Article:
Zulema

From Wikipedia, the free encyclopedia - View original article

Zulema
Birth nameZulema Cusseaux
Born(1947-01-03)January 3, 1947
OriginTampa, Florida, United States
DiedSeptember 30, 2013(2013-09-30) (aged 66)
GenresR&B, Soul
Years active1966–1982
LabelsMotown, RCA, LeJoint Records
Associated actsFaith, Hope and Charity, Van McCoy
Notable instruments
Piano
 
Jump to: navigation, search
Zulema
Birth nameZulema Cusseaux
Born(1947-01-03)January 3, 1947
OriginTampa, Florida, United States
DiedSeptember 30, 2013(2013-09-30) (aged 66)
GenresR&B, Soul
Years active1966–1982
LabelsMotown, RCA, LeJoint Records
Associated actsFaith, Hope and Charity, Van McCoy
Notable instruments
Piano

Zulema Cusseaux (3 January 1947 – 30 September 2013),[1] usually credited as Zulema, was an American disco and rhythm & blues singer and songwriter. Aside from her solo career, she was a member of an early line up of Faith, Hope and Charity and worked as a backing vocalist and songwriter with Aretha Franklin.

Biography[edit]

Zulema Cusseaux was born in Tampa, Florida,[2] and attended Howard W. Blake High School.[1] She and her school friend Brenda Hilliard joined a local group called The 5 Crystals, before the two formed the trio the Lovelles, together with fellow Tampa native Albert Bailey. When they met producer Van McCoy and were signed by Maxwell Records, the group's name was changed to Faith, Hope and Charity. Their song "So Much Love" hit #15 on the R&B chart and #60 on the pop chart in 1970.

Zulema left Faith, Hope and Charity in 1971 shortly after a label switch to Sussex Records. Bailey and Hilliard would occasionally sing backing vocals on Zulema's albums, though. Her self-titled solo album included the song "American Fruit, African Roots" and a cover of "If This World Were Mine." Zulema started touring as opening act for major stars like Bill Withers. She appeared on a bill with Roberta Flack, Marvin Gaye, Gladys Knight and the Pips, Earth, Wind and Fire and Sly Stone at the Push Expo in Chicago, a concert which became a motion picture called Save the Children. The movie's soundtrack was released on Motown Records and included Zulema's single mother anthem, "This Child of Mine".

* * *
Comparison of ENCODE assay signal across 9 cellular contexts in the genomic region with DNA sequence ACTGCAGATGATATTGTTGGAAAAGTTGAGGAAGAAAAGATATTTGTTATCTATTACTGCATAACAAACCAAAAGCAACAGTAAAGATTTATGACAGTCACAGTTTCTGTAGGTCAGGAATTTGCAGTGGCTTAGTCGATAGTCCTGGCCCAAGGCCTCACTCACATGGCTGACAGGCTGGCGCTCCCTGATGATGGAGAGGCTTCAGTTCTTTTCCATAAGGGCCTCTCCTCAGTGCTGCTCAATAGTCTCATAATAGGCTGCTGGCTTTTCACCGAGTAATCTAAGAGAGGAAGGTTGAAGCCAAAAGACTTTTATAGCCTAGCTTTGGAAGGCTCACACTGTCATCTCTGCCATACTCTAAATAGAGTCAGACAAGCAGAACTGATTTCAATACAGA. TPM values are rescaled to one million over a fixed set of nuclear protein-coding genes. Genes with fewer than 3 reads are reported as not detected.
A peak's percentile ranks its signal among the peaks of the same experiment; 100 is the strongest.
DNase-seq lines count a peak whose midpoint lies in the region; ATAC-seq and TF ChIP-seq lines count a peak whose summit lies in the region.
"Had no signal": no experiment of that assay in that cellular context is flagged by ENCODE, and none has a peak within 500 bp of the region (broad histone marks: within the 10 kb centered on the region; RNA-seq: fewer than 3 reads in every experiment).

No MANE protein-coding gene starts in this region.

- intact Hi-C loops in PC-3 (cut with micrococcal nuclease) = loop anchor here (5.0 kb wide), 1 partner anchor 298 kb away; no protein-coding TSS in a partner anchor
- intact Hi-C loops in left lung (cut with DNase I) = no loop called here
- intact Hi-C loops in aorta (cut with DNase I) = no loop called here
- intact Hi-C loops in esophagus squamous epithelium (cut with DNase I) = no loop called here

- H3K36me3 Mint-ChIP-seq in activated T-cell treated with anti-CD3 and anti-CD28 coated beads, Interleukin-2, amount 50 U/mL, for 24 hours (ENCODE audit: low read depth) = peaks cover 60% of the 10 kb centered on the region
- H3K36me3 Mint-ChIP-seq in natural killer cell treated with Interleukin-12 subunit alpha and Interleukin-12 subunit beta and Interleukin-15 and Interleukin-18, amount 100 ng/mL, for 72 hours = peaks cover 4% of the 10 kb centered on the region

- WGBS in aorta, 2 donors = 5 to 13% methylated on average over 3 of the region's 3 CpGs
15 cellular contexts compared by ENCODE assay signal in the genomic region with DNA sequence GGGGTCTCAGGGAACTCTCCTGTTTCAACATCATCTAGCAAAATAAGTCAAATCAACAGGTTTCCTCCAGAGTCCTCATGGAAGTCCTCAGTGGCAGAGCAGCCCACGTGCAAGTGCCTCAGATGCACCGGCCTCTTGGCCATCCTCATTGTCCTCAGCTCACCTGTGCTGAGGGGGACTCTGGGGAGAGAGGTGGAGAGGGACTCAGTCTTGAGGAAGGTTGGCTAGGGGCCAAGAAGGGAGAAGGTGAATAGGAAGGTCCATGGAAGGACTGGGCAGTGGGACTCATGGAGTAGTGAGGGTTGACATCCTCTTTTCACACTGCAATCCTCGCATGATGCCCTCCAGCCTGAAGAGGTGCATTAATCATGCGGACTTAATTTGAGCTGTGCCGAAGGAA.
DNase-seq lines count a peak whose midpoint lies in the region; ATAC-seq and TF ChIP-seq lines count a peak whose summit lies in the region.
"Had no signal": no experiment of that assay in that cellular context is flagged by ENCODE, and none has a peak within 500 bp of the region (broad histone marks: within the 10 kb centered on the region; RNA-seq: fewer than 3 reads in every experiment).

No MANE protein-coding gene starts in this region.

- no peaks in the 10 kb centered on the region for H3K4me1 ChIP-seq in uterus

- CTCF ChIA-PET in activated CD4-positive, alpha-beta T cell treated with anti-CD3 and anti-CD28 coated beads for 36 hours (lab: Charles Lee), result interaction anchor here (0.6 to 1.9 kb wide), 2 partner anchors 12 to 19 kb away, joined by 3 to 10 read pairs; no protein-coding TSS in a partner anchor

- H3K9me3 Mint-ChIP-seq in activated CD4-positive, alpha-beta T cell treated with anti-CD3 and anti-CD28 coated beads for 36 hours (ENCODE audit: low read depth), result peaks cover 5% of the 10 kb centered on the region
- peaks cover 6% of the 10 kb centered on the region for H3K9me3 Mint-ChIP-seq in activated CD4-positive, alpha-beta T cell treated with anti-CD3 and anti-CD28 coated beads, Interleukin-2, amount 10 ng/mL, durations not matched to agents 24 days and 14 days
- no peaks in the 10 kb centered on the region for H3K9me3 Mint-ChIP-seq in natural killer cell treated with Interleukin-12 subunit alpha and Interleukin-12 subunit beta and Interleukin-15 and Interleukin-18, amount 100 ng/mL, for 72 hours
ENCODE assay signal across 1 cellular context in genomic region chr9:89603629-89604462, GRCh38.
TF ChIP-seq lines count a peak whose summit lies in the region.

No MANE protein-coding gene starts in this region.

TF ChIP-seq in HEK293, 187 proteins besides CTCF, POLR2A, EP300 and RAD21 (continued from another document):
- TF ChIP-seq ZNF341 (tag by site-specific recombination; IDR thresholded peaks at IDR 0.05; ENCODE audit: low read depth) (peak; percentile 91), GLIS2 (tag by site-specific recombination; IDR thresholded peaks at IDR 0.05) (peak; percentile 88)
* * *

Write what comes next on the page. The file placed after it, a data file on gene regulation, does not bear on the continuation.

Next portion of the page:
After a second Sussex album, Ms Z (produced by Bobby Taylor), the singer signed to RCA records, where she released three albums: Zulema, R.S.V.P. and Suddenly There Was You. She was also one of the featured artists on the soundtrack to the Michael Schultz movie Honeybaby, Honeybaby, providing the track "I Just Can't Say Good-Bye." Her only charting record during that time was a cover of the early Michael Jackson Motown hit "Wanna Be Where You Are", which reached #58 R&B. In 1978, she released the album Z-Licious on Le Joint Records in 1978, which featured a duet with long-term collaborator Van McCoy. McCoy also got Zulema on board for Aretha Franklin's 1979 disco album La Diva - having her write one of the songs and perform backing vocals on the entire album, joined once again by her former band members Hilliard and Bailey.

In 1980, Zulema had a starring role in the New York musical, Jazzbo Brown. In 1982, she formed a duo called Zalmac with Al Macdowell. Their album Whatcha Gonna Do on TSOB included the songs "Friends", "I Get Down" and "What's In It For Me". Zulema had recorded at least one single on the same label, "A Mother Cries", the year before.

After returning to live in Tampa, she became lead musician at the First Baptist Church of West Tampa. She died after a short illness in 2013 at the age of 66.[1]

Discography[edit]

Chart singles[edit]

YearSingleChart Positions
US
R&B
[3]
1973"Telling The World Good-Bye (Try To Find Yourself)"91
1975"Wanna Be Where You Are"58
1978"Change"46
1979"I'm Not Dreaming"76

Albums[edit]

References[edit]

  1. ^ a b c Obituary, Tampa Bay Times. Retrieved 12 October 2013
  2. ^ Allmusic (((Zulema>Biography))) Accessed May 25, 2010
  3. ^ Whitburn, Joel (1996). Top R&B Singles: 1942-1995. Menomonee Falls, Wisconsin: Record Research Inc. p. 501. ISBN 0-89820-115-2. 

External links[edit]